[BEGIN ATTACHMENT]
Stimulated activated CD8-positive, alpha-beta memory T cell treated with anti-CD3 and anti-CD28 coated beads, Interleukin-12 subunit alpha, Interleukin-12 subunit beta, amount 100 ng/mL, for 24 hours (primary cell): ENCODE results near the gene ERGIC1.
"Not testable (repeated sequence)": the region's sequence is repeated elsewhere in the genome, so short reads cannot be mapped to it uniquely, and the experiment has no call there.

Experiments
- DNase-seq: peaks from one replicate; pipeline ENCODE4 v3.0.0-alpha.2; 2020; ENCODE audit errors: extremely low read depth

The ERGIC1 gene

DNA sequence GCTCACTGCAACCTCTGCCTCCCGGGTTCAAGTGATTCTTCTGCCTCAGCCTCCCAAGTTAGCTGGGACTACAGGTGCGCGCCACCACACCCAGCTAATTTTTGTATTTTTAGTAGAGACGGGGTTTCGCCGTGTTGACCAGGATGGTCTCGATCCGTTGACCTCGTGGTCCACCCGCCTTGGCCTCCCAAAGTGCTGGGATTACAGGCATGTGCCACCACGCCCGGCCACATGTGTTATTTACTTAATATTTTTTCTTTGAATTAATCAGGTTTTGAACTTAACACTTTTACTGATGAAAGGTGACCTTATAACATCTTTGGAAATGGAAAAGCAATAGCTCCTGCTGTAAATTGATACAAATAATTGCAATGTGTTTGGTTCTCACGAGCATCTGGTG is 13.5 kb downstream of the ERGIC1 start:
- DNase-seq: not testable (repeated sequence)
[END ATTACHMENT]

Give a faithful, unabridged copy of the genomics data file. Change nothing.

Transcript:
Stimulated activated CD8-positive, alpha-beta memory T cell treated with anti-CD3 and anti-CD28 coated beads, Interleukin-12 subunit alpha, Interleukin-12 subunit beta, amount 100 ng/mL, for 24 hours (primary cell): ENCODE results near the gene ERGIC1.
"Not testable (repeated sequence)": the region's sequence is repeated elsewhere in the genome, so short reads cannot be mapped to it uniquely, and the experiment has no call there.

Experiments
- DNase-seq: peaks from one replicate; pipeline ENCODE4 v3.0.0-alpha.2; 2020; ENCODE audit errors: extremely low read depth

The ERGIC1 gene

DNA sequence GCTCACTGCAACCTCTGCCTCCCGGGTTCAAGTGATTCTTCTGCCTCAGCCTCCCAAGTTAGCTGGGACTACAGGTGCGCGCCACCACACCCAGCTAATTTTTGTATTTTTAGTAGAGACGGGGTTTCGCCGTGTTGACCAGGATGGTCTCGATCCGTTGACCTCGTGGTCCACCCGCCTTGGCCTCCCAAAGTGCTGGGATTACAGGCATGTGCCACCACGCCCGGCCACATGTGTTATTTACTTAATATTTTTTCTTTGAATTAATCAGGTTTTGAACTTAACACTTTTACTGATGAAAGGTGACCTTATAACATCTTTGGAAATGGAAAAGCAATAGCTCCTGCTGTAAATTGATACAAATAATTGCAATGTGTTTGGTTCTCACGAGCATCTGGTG is 13.5 kb downstream of the ERGIC1 start:
- DNase-seq: not testable (repeated sequence)